Corporate America has "entered an anything goes' merger environment", says Tara Lachapelle on Bloomberg View. A judge has given the green light to the $109bn merger of AT&T and Time Warner, which will create a media giant marrying AT&T's mobile, cable and satellite TV business with Time Warner's portfolio of assets, including HBO, Warner Brothers and CNN. The US government had fretted that the tie-up would reduce competition, but not only did the judge disagree he also imposed no conditions at all on the two companies. As a result, cable giant Comcast and Disney "have each been emboldened to do their own momentous transaction". They are eyeing up the same target: Rupert Murdoch's 21st Century Fox, which has "the last big bundle of TV and film assets for the taking".
Disney can still match Comcast
Last week Comcast produced a "fast, aggressive bid" for businesses that 21st Century Fox agreed to sell to Walt Disney a few months ago, says Elizabeth Winkler in The Wall Street Journal. At $65bn, it is a very generous all-cash offer designed to prompt Murdoch to turn away from Disney and "distracting" him from the regulatory problems that would accompany a Comcast deal. The company is offering a $2.5bn termination fee if the deal is blocked, as well as a $1.5bn termination fee for Disney to break up its deal with Fox. Still, Fox must not get distracted by the "flashy number". Judge Richard Leon, who approved AT&T-Time Warner, made clear that the ruling applied only to that particular deal. And the Justice Department has kept a wary eye on Comcast since its merger with NBC, which was approved in 2011 after Comcast agreed to specific conditions. Comcast-Fox, moreover, would bring up competition issues that AT&T-Time Warner didn't. So while Comcast's bid may be higher than Disney's, which has so far only offered to pay $52.4bn in shares, it is nothing Disney "can't handle," says Lachapelle. Comcast's cash offer is only worth $65bn "if you are confident" that the AT&T-Time Warner ruling applies to Comcast.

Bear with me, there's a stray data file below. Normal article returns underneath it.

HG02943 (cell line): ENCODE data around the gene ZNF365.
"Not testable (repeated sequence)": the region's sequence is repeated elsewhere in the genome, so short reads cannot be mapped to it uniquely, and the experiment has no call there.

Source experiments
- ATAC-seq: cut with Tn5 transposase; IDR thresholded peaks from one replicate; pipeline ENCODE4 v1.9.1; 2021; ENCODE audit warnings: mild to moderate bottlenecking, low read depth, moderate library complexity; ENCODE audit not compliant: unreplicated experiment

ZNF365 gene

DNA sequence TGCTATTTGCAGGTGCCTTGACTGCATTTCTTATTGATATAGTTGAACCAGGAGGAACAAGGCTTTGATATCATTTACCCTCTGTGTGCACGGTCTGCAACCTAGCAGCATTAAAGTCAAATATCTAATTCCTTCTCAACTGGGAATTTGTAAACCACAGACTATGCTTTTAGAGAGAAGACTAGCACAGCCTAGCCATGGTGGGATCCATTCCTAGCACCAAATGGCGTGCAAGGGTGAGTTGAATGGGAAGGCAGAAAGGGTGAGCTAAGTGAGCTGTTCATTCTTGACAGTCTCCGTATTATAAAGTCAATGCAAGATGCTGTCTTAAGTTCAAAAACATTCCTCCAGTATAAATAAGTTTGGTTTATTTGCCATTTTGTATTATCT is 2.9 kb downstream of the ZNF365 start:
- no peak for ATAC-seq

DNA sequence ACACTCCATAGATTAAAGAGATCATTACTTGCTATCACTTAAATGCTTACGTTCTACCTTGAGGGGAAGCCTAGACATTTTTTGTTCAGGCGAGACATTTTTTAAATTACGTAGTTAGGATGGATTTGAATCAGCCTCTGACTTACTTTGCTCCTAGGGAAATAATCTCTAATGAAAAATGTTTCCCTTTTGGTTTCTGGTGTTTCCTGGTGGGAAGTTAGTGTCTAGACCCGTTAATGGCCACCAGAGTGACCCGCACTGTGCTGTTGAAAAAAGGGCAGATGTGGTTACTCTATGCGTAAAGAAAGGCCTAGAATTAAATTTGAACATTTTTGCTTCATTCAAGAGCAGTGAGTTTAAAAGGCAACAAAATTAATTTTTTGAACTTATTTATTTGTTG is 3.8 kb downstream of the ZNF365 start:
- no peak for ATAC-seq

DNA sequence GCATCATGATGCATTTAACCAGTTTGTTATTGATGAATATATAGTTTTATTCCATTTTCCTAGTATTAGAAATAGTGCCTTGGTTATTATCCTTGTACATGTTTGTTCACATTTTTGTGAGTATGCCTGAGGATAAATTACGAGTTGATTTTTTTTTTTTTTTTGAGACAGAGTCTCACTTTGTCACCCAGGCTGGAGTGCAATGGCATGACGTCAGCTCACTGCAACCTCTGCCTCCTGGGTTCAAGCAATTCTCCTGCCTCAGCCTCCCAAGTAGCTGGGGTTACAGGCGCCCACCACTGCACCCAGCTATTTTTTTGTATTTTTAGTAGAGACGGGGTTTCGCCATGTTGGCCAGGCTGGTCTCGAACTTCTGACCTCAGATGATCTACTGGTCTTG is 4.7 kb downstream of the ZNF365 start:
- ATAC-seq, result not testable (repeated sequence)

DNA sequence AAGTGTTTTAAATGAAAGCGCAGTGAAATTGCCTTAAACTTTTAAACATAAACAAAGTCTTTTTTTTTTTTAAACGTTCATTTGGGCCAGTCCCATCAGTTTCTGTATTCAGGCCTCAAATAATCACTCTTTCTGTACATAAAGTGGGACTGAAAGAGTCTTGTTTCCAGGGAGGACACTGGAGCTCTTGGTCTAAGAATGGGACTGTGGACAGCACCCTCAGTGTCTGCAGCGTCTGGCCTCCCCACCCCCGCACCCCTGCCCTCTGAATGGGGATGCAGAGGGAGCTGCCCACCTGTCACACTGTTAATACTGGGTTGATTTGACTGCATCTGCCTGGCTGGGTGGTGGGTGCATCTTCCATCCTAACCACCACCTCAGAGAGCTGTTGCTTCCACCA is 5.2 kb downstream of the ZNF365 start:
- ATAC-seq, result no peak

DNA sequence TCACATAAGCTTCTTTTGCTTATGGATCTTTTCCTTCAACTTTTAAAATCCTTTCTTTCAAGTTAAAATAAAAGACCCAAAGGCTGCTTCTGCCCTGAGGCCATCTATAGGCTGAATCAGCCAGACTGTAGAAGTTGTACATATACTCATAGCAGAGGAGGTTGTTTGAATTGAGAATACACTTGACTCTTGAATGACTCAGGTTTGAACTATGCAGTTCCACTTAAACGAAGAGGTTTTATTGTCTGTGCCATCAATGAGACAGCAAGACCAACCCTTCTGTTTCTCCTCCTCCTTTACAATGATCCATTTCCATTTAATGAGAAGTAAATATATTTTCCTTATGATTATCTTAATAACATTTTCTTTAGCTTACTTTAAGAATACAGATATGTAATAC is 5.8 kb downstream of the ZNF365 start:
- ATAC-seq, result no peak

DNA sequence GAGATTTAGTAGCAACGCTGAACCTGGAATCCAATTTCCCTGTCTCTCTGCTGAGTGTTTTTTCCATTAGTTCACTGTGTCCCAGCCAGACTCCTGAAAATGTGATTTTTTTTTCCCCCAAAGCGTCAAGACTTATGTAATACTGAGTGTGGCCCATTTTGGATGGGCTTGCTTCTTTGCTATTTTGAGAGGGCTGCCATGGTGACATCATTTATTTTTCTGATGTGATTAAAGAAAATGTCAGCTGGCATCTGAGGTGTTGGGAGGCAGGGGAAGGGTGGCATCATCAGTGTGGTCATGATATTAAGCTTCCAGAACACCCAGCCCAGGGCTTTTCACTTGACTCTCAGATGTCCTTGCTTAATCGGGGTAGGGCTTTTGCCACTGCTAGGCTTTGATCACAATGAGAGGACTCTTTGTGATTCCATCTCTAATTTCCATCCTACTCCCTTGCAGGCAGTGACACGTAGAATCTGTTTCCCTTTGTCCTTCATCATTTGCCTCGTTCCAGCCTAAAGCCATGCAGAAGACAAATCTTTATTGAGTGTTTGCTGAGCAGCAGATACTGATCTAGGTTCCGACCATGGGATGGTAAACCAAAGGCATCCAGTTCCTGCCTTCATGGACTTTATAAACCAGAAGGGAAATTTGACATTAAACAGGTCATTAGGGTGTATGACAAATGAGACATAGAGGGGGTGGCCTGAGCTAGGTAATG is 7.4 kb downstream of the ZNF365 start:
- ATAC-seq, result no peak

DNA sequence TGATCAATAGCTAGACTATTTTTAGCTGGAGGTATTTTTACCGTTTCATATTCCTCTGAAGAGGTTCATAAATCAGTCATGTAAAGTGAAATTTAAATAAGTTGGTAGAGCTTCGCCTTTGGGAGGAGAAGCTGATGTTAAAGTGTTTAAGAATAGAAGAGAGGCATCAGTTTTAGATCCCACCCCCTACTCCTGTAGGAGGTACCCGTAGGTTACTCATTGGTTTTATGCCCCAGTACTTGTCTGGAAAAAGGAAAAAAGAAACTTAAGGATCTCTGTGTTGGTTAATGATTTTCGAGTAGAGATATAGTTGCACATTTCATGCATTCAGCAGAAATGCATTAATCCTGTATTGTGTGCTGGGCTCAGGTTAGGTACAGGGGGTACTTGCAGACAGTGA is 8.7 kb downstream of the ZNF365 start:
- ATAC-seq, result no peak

Rupert Murdoch, meanwhile, is left with a "fundamental dilemma", says Lex in the Financial Times. Does he want to quit the entertainment business? Taking Disney's stock lets him stay exposed to the sector; the Comcast bid is "a second chance... to get out". He rejected a cash bid from Comcast last year because he was concerned regulators would thwart it. "Being a mogul is not easy. Neither is knowing when to give it up."
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Since this article went to print it has been reported that Fox's board has accepted a raised offer from Disney of $71bn, subject to shareholder approval
Rolls-Royce's relentless restructuring
"Why now?" asked Chris Bryant on Bloomberg View. Rolls-Royce said last week that it would eliminate 9% of its workforce. Yet when Warren East took over the aircraft engine-maker in 2015 he aimed to transform productivity and deliver "an unprecedented rollout of new engines". He has already presided over thousands of job losses, while airlines complain that Rolls' Trent engines have grounded planes. You'd think "the last thing Rolls-Royce needs right now is yet more disruption". But East insists that the cuts, expected to deliver £400m in annual savings, have nothing to do with those problems and won't affect customers.